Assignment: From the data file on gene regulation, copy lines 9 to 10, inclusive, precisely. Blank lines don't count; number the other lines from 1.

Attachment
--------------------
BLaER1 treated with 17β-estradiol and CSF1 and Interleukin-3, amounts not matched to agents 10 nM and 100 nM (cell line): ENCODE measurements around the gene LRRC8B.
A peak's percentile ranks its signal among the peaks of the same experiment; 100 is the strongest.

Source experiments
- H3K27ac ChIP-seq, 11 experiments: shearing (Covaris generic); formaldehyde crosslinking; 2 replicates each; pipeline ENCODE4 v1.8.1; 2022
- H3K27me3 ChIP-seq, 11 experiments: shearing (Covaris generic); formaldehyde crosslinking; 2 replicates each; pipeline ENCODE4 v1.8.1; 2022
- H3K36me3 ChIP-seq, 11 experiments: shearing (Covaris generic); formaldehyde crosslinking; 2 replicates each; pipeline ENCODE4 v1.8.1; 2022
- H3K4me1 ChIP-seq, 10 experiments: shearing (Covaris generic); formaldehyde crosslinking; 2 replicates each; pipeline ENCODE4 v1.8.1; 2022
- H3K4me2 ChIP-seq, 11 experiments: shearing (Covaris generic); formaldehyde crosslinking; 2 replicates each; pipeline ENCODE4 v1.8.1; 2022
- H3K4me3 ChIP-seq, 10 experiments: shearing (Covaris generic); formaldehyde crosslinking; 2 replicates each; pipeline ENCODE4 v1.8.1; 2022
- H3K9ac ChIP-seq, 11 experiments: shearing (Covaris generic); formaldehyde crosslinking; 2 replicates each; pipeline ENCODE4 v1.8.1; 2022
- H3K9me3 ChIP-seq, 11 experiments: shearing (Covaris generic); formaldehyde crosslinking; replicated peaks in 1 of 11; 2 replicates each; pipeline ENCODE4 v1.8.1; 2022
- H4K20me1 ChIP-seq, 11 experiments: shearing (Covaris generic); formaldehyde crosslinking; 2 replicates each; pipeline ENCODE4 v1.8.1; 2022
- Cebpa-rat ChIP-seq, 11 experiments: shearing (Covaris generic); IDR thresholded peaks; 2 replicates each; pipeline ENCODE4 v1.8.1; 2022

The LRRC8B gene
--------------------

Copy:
- H3K4me3 ChIP-seq, 10 experiments: shearing (Covaris generic); formaldehyde crosslinking; 2 replicates each; pipeline ENCODE4 v1.8.1; 2022
- H3K9ac ChIP-seq, 11 experiments: shearing (Covaris generic); formaldehyde crosslinking; 2 replicates each; pipeline ENCODE4 v1.8.1; 2022